Betsey (schooner)

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History
United Kingdom
Name: Betsey
General characteristics
Class and type: Schooner
Tons burthen: 75 tons bm
Complement: 12

Betsey was a schooner of 75 tons that was wrecked in the South China Sea in 1805 while en route to the newly established penal colony of New South Wales.

Betsey departed Macau on 10 November 1805, heading forSydney in New South Wales. Her crew comprised two officers, Captain William Brooks and chief mate Edward Luttrell, and ten seaman including four from China, three from the Philippines and three from Portugal.[1]

At 2.30 AM on 21 November 1805 Betsey struck a reef. For three days the crew struggled to refloat their stricken vessel before abandoning her. Brooks, Luttrell, and three Portuguese crew climbed into the jollyboat and the remaining crew abandoned the ship on a raft. The jollyboat and raft planned to travel together but a strong wind parted them. The raft and its crew were never seen again. The jollyboat reached Balambangan Island off the North Coast of Borneo and the crew landed on 2 December. There 11 natives attacked them. Brooks died after having had both legs cut off. One of the Portuguese crew was severely wounded as he made his way back to the boat; he died in the boat. Lutterell fought off the attackers and with the remaining two Portuguese headed back out to sea. On 15 December the three men approached some new islands where they hoped to replenish their food supplies. As they were planning to land three Malay prows attacked them. The Malays succeeded in spearing and killing one Portuguese, and wounding the other. Their attackers captured both Lutterell and the surviving crew member and kept them as slaves. They were entirely naked and lived off sago. On 20 April 1806 their captors put Lutterell and the Portuguese sailor aboard a prow, took them to Singapore, and released them. Both made it back to Malacca.[2]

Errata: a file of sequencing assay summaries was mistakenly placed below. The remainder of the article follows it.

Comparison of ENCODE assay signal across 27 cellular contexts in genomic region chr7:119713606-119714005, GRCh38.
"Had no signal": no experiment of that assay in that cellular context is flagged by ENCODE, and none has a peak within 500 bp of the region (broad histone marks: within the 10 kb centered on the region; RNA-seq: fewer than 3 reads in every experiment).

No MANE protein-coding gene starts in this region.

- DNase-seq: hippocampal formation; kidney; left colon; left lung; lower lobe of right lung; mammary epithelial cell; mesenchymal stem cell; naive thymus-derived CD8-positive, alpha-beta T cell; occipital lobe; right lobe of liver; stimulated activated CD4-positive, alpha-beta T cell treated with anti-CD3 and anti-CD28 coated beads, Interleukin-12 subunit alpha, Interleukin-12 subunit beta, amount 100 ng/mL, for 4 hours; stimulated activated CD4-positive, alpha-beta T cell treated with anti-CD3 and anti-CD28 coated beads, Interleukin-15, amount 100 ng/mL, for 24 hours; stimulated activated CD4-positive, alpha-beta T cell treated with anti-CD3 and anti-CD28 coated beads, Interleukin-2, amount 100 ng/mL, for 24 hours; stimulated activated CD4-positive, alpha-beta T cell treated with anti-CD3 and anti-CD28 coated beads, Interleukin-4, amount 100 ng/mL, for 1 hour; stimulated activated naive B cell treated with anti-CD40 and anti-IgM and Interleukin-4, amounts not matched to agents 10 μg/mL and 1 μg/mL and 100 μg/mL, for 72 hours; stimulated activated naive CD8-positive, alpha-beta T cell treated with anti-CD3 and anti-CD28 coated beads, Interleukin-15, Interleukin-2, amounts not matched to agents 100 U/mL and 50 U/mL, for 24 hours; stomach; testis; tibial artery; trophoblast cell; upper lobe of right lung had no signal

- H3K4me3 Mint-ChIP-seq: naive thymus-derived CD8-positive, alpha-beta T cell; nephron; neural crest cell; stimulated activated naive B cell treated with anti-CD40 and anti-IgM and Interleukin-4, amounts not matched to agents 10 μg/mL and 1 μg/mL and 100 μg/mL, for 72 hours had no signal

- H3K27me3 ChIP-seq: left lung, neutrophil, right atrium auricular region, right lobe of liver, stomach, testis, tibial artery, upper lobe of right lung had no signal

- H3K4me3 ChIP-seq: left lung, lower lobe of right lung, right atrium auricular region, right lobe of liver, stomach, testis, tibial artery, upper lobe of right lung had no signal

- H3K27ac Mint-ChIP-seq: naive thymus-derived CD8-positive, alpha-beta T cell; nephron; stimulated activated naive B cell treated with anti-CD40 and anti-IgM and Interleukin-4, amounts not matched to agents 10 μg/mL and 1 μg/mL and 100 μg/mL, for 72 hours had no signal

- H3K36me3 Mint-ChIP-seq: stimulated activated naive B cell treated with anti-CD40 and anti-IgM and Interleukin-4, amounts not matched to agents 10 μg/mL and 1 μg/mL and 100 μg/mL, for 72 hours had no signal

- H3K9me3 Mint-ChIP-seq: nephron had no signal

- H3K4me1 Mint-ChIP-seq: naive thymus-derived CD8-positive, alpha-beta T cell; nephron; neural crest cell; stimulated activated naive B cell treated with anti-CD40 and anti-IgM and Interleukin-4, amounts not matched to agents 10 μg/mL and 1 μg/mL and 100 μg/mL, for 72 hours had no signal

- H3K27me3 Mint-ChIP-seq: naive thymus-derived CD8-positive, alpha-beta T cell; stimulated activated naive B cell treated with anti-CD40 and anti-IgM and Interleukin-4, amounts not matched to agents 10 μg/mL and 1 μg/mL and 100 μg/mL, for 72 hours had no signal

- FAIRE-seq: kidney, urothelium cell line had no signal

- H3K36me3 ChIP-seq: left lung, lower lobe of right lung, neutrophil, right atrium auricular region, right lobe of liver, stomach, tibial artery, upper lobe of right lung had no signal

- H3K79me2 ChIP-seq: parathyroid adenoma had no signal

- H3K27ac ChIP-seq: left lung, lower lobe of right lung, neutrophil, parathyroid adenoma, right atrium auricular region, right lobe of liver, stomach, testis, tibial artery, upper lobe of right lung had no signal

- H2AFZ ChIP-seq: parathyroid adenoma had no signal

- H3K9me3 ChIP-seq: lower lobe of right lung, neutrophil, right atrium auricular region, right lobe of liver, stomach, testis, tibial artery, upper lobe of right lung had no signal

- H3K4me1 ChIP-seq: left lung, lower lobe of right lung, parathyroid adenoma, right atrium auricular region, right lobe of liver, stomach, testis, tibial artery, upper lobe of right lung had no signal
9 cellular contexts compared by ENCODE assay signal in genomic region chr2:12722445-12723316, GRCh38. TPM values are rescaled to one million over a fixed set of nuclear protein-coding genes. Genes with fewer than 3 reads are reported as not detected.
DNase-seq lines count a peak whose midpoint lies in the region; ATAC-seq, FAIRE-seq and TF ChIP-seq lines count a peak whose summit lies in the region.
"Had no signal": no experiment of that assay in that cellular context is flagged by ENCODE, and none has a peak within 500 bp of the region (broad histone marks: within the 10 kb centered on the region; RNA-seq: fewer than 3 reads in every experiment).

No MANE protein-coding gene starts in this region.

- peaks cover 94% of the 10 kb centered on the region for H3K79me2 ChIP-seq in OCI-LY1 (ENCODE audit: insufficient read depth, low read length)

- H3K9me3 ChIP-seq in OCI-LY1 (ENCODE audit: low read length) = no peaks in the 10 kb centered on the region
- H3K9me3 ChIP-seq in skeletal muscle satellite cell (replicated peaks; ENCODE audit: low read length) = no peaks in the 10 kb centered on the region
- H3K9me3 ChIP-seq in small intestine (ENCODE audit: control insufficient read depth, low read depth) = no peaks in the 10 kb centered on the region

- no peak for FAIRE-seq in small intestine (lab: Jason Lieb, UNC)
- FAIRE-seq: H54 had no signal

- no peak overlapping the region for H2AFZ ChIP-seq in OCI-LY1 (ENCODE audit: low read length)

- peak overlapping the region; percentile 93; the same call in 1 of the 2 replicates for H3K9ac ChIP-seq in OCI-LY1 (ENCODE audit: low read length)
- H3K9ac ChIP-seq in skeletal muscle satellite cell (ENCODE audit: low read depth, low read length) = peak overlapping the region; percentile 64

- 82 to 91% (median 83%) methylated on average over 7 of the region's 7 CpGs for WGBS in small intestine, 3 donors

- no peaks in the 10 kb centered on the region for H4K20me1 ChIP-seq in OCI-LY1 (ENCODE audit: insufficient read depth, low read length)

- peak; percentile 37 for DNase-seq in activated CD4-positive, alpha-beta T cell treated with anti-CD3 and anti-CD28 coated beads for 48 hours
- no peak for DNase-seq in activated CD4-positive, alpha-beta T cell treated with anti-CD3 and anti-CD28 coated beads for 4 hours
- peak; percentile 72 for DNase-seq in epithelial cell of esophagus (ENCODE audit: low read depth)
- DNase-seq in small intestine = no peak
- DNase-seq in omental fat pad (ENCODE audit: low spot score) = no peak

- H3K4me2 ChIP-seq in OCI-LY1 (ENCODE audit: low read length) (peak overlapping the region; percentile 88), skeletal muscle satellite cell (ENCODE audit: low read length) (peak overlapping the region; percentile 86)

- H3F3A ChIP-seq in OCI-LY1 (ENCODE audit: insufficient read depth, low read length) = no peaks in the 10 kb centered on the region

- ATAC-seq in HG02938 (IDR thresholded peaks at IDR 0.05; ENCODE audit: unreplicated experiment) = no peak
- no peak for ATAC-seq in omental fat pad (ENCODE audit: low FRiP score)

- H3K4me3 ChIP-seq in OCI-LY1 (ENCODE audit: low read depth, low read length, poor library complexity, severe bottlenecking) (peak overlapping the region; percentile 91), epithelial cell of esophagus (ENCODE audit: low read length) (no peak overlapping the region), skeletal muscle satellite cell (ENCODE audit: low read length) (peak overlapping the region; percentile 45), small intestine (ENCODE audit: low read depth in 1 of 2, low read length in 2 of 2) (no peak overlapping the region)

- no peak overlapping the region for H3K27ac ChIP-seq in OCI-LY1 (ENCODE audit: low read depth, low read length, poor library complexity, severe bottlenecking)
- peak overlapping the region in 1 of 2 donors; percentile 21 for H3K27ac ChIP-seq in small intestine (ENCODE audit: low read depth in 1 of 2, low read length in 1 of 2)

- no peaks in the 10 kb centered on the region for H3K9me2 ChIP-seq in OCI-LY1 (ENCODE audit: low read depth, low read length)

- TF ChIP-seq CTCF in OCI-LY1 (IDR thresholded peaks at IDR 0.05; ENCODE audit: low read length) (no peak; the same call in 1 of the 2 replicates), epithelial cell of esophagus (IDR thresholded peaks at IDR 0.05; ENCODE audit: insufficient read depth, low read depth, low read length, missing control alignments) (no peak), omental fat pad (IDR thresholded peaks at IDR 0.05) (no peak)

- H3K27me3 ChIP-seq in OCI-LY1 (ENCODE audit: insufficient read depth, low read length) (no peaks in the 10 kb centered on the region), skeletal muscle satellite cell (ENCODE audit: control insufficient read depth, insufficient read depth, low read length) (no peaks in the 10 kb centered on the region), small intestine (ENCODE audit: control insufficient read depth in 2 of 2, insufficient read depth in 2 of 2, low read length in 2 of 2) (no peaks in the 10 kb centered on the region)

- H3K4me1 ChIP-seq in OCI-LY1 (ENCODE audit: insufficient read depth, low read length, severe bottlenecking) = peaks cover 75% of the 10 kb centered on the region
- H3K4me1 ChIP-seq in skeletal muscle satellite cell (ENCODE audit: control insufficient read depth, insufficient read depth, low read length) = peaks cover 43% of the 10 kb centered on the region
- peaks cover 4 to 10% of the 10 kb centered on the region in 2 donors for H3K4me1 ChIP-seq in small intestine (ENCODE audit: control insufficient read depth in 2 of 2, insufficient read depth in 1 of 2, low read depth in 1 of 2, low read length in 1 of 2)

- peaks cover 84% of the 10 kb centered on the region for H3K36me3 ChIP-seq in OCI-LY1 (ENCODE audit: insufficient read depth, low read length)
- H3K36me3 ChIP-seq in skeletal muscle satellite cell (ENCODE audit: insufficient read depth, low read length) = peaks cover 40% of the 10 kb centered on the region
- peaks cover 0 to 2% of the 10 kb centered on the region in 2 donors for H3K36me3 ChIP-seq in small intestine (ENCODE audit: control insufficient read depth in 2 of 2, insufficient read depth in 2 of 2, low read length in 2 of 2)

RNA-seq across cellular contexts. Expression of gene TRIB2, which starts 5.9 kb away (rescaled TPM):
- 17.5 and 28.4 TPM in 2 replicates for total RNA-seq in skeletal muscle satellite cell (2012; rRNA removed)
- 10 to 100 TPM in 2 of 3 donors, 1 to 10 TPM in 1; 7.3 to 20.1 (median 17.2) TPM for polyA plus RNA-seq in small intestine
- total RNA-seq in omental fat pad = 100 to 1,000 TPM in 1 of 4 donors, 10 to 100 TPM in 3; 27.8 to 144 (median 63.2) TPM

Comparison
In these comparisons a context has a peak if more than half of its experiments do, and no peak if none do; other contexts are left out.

References[edit]

  1. ^ "Sydney.". The Sydney Gazette and New South Wales Advertiser (NSW : 1803 - 1842). NSW: National Library of Australia. 1 March 1807. p. 2. Retrieved 13 April 2014. 
  2. ^ Charles, Bateson (1972). Australian Shipwrecks - 1622-1850. 1. Sydney: AH and AW Reed. p. 40. ISBN 0-589-07112-2. 

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